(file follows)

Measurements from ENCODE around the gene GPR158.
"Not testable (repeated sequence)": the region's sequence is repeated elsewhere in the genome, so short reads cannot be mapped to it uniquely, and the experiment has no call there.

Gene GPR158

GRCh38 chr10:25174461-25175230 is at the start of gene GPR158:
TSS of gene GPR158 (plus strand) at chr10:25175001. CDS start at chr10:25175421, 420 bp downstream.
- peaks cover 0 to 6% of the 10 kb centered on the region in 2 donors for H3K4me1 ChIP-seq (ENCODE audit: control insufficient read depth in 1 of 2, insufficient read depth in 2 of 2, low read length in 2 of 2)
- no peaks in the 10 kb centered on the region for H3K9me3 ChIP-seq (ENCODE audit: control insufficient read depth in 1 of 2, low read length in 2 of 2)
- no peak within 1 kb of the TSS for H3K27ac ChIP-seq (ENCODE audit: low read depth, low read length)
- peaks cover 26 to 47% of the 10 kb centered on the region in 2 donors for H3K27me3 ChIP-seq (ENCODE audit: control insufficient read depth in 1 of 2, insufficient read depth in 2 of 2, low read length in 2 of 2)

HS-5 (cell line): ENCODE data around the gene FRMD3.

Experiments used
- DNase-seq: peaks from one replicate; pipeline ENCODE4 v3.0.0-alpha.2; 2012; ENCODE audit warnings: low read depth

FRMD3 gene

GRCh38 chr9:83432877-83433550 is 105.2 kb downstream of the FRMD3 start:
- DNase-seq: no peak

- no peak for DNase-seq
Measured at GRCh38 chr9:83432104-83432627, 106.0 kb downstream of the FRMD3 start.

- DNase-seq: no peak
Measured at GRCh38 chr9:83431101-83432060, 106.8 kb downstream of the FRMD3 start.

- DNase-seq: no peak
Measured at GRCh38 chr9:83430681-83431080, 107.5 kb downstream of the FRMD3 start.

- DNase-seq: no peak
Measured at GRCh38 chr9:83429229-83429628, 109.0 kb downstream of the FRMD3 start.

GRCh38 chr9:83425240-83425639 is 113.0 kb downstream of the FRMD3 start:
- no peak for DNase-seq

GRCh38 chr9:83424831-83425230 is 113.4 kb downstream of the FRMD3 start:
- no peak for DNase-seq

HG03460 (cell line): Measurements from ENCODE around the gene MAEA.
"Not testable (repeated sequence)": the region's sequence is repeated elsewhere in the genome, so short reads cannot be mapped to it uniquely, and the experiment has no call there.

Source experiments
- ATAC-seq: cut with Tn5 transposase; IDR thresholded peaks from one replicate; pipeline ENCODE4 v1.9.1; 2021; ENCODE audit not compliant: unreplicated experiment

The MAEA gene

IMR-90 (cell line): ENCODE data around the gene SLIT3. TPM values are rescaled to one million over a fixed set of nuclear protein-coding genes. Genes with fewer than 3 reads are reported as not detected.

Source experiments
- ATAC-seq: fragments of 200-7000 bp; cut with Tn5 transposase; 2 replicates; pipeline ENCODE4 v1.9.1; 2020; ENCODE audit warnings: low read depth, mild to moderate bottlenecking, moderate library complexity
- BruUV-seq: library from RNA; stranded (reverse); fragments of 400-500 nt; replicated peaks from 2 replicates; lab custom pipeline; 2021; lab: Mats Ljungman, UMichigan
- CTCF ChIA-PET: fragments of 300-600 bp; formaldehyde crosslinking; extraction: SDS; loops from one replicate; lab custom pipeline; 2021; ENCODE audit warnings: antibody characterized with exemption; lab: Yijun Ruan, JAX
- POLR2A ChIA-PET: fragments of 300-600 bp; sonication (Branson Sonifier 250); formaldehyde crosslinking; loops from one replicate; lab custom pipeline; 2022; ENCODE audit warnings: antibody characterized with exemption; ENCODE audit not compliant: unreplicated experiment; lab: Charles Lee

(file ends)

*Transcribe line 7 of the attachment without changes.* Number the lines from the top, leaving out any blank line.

- no peaks in the 10 kb centered on the region for H3K9me3 ChIP-seq (ENCODE audit: control insufficient read depth in 1 of 2, low read length in 2 of 2)